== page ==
A call from a Parent with an Autistic Child                          December 2008
In This Issue

A Call from a Parent with an Autistic Child



Dear Friend,
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 Parents Helping Parents*
 108 Water Street
 Watertown, MA 02472
Happy holidays.


Randall Block
Executive Director
A Call from a Parent
With an Autistic Child
Recently I took a call from a woman whose name I never learn.  She is sobbing so hard I can barely understand her.  I calm her down as best as I can and she starts to tell me her story. 
She has a five year old with autism.  She can’t stand the head-banging any more.  He’s too embarrassing to take out in public.   She has no one else to turn to. 
Her son repeatedly interrupts the call and she pleads with him to go to his room; that she needs to speak to an adult now.
I tell her that her that autism can be very hard to deal with but it sounds like she is doing a great job talking to her son.  I listen to her feelings of isolation, loneliness and helplessness.  I let her talk for as long as she needs to.  I compliment her on calling the Parental Stress Line and ask how else she is getting help.  She’s tried the Department of Mental Health and they’ve told her that she isn’t eligible for services.  She’s gone to the Department of Social Services and they’ve offered to place her child in a residential program but she loves her son and wants him to stay at home.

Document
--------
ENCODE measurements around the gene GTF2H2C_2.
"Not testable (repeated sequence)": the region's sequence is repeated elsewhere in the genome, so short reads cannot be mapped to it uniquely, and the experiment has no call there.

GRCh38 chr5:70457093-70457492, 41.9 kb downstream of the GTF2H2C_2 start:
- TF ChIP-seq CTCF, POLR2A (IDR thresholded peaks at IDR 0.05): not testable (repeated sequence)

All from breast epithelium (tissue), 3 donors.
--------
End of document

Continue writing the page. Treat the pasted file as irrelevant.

The cell phone crackles and she apologizes for the poor connection.  I worry that we will get disconnected.  “Have you talked to people at the Federation for Children with Special Needs?” I ask.  No she hasn’t tried them.  You might also call “PAL”, the Parent Advocacy League.  “If you have something to write with I’ll give you their phone numbers.” 
As she is looking for paper and  pencil I tell her that sometimes parents can help each other.  “What town do you live in?” I ask.  “Worcester” is the reply.  “We have a support group there.  Would you like the telephone number of someone in the group?” 
I give her the group facilitator’s contact number.  I begin to relax.  I’ve given her some concrete leads.  If she calls any of them she should get some help. 
“I’ll call these numbers tomorrow,” she tells me.  “I’m so exhausted I have to take a day off from work.”  I tell her that’s a great idea.  “Taking care of yourself is so important.  We talk about that all the time in group.  If you don’t take care of yourself, you can’t take care of your son.”
I return to the delicate subject of DSS’ offer to provide residential care.  “You are doing an incredible job with your son but sometimes kids need residential placement for awhile just like they may need hospitalization for awhile.  It’s ok to do that.  These telephone numbers I’ve given you, they can help you figure out how to find a residential program that’s good for your son.”
“Thanks for your help,” she tells me. 
“Just one last question, I ask.  “How did you find out about us?” 
“I have your magnet on my refrigerator.  I got it at a health fair in Worcester last year.”
“You take care now,” I tell her.  And she’s gone.  Back to her autistic son.  Back to an isolated world.  But she has a little more information than before.  Perhaps she will act on it.  Perhaps she will call us again.
Save the Date: PHP's Biennial Conference
"A Change for the Better - Finding the Courage to Make a Difference"

Saturday, April 4, 2009 at Tufts Health Plan Conference Center, Watertown, MA
Keynote Speaker: Stephen J. Schwartz, Executive Director, Center for Public Representation and lead attorney in the "Rosie D," case.

If you would like to attend or you are interested in presenting, please call: 617-926-5008x101 or send an email to

Our mailing address is:
Parents Helping Parents
108 Water Street
Watertown, MA 02472
Phone: 617-926-5008